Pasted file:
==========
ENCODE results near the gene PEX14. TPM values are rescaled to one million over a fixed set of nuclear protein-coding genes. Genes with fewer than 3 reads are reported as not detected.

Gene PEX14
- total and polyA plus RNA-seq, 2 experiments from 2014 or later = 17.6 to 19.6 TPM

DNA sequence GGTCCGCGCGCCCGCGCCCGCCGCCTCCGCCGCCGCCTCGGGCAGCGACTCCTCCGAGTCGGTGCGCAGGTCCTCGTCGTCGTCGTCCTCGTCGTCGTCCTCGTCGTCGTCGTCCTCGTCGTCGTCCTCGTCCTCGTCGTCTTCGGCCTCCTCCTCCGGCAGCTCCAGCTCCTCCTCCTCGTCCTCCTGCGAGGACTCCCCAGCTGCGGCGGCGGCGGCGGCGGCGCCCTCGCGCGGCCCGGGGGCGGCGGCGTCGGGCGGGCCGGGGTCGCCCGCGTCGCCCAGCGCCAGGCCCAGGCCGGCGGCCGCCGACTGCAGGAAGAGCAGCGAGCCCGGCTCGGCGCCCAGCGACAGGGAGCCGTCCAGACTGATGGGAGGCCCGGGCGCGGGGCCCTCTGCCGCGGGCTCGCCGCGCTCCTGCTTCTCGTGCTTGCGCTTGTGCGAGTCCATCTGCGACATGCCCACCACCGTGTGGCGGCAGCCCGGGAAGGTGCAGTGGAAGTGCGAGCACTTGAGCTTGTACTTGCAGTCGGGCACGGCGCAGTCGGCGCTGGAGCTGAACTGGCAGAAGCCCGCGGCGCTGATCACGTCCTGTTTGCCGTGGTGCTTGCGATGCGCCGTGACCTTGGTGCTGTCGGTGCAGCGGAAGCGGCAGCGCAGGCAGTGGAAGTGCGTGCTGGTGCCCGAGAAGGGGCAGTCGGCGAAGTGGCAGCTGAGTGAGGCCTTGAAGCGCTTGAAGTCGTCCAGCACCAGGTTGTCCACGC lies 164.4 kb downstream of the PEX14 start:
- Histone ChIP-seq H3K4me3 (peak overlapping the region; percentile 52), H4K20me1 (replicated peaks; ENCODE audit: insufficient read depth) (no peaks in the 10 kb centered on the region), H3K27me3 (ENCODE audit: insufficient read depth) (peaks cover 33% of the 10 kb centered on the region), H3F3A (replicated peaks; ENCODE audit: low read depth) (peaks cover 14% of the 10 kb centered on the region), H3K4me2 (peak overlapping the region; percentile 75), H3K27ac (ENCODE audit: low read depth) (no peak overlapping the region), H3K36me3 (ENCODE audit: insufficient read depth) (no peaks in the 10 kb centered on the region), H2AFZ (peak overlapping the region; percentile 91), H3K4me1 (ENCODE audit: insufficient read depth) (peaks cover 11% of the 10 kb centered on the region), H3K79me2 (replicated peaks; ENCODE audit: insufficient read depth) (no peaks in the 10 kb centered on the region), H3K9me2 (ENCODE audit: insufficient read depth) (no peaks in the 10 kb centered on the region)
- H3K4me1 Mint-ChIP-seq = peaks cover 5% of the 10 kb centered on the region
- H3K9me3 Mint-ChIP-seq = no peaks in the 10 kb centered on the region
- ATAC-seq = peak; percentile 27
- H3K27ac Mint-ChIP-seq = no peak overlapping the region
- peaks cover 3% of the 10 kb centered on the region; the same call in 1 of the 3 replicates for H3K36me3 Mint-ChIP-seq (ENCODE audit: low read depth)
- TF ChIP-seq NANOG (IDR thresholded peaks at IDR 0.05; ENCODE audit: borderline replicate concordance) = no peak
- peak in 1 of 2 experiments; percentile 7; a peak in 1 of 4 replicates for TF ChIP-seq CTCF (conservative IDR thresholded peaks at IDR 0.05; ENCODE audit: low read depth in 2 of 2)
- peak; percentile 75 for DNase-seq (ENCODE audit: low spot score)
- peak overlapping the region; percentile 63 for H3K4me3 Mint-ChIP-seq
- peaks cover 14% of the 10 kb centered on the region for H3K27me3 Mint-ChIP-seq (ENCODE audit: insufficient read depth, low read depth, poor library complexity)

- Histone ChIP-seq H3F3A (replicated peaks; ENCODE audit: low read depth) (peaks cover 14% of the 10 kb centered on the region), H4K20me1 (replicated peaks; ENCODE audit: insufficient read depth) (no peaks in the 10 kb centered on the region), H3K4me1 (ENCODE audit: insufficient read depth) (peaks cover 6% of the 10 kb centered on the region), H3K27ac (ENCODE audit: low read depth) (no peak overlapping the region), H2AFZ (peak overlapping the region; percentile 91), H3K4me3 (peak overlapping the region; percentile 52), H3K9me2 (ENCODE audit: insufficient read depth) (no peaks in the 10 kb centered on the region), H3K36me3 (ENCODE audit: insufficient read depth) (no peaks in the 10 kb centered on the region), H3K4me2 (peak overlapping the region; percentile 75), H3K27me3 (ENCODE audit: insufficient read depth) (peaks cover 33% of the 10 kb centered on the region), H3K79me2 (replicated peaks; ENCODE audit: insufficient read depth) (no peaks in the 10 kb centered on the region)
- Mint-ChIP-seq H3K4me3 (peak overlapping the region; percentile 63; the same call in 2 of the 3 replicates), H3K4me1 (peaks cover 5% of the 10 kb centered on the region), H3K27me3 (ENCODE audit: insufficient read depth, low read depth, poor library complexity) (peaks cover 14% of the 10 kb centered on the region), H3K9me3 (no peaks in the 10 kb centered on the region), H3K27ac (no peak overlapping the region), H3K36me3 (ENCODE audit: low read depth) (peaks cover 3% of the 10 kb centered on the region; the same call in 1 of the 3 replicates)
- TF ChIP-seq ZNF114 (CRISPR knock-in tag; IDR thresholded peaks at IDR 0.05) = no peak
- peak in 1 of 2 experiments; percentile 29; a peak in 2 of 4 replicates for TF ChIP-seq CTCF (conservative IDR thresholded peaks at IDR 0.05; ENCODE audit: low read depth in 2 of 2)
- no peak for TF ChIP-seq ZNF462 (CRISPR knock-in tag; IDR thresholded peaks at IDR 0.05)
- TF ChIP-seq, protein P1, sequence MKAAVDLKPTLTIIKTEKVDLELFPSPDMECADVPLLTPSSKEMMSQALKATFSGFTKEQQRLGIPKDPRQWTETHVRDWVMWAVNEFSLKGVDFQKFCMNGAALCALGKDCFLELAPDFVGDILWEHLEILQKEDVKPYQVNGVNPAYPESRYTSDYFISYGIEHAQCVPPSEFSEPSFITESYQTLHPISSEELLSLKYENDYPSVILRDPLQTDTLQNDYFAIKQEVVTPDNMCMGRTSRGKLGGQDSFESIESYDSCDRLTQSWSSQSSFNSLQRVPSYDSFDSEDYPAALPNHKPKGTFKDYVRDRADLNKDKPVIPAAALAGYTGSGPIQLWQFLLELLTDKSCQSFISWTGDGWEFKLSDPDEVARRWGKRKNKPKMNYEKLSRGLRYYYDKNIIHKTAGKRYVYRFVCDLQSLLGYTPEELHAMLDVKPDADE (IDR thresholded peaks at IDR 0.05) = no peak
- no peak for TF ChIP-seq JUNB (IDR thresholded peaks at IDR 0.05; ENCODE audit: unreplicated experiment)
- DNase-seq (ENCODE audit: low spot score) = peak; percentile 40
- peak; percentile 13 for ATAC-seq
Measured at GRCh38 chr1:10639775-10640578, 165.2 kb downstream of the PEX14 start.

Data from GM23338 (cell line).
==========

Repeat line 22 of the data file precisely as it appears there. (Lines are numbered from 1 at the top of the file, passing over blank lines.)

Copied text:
- no peak for TF ChIP-seq JUNB (IDR thresholded peaks at IDR 0.05; ENCODE audit: unreplicated experiment)